Holistic Educators Saturday Meetings at OISE in Toronto 2018-2019
The Holistic Educator’s Group meets Saturday mornings from 10am - 12 noon approximately every two months from September through April. The meetings are open to all who may be interested in holistic teaching and learning and are not exclusively for those who are associated with studies at OISE/UT. We have a number of captivating workshop leaders each year who join us to lead the sessions which tend to be interactive and participatory. Meetings also provide an opportunity to network with those who have common interests. There is no need to register in advance and there is no charge to attend the workshops. Please invite others who may be interested in our meetings.
Our meetings are at OISE/UT, 252 Bloor Street West between St. George Street and Bedford Road on the north side of the street. The room number for the meeting is posted at the security desk in the lobby. The main floor coffee concession is sometimes open on Saturdays or there's a Tim Horton's just east of the building on Bloor. Parking on Saturday under the OISE building is currently under construction. There is a Green P parking lot on Bedford just north of Bloor. Of course TTC is always a good option (St. George Station on the Bloor/Danforth line).
Carlos Praniauskas: Alternative Medical Therapies: Shiatsu, Bio-Magnetic Pair Therapy, Qigong
Shiatsu Therapy is a Japanese therapeutic massage that shares much of its background theory with Traditional Chinese Medicine, acupuncture and incorporates western medical principles of anatomy, physiology and pathology. Participants will learn a self-shiatsu sequence to relieve headaches, neck and shoulder tension.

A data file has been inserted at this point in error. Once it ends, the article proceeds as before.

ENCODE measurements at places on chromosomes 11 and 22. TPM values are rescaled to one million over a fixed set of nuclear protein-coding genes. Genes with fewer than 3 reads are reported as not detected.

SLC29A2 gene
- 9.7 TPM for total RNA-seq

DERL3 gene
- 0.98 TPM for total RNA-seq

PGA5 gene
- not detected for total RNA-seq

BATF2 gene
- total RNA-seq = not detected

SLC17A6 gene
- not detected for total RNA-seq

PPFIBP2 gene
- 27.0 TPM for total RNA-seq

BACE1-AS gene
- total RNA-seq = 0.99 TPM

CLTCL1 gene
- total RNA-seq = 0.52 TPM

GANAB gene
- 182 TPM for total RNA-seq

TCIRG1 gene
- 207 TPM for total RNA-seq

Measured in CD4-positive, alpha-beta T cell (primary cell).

Bio-Magnetic Pair Therapy is a
therapeutic approach discovered by Dr. Goiz Duran over 25 years ago. It
consists of scanning and treating the body with powerful magnets of 1000
to 3000 Gauss. BPT identifies the origin and location of pathogenic
viruses, bacteria, fungus and parasites, eliminating
them by the application of bio-magnets in pairs to specific parts of the body.
Qigong is the practice of gathering, circulating and applying life force energy (Qi) to protect and strengthen the body. It is most commonly practiced through a series of exercises which combine breathing techniques with movement and visualization. Participants will learn a short sequence to purge, tone and balance energies improving health and personal power.
J. Carlos Praniauskas Dip S.T. C.S.T.
Certified Shiatsu Therapist, Medical Qigong Practitioner and Certified Bio-Magnetic Therapist. Carlos is also the former Director of the Shiatsu Diploma Program & Head Student Clinic Supervisor of the Shiatsu School of Canada. Carlos has devoted his life to continuously expanding his knowledge within the field of alternative medical therapies.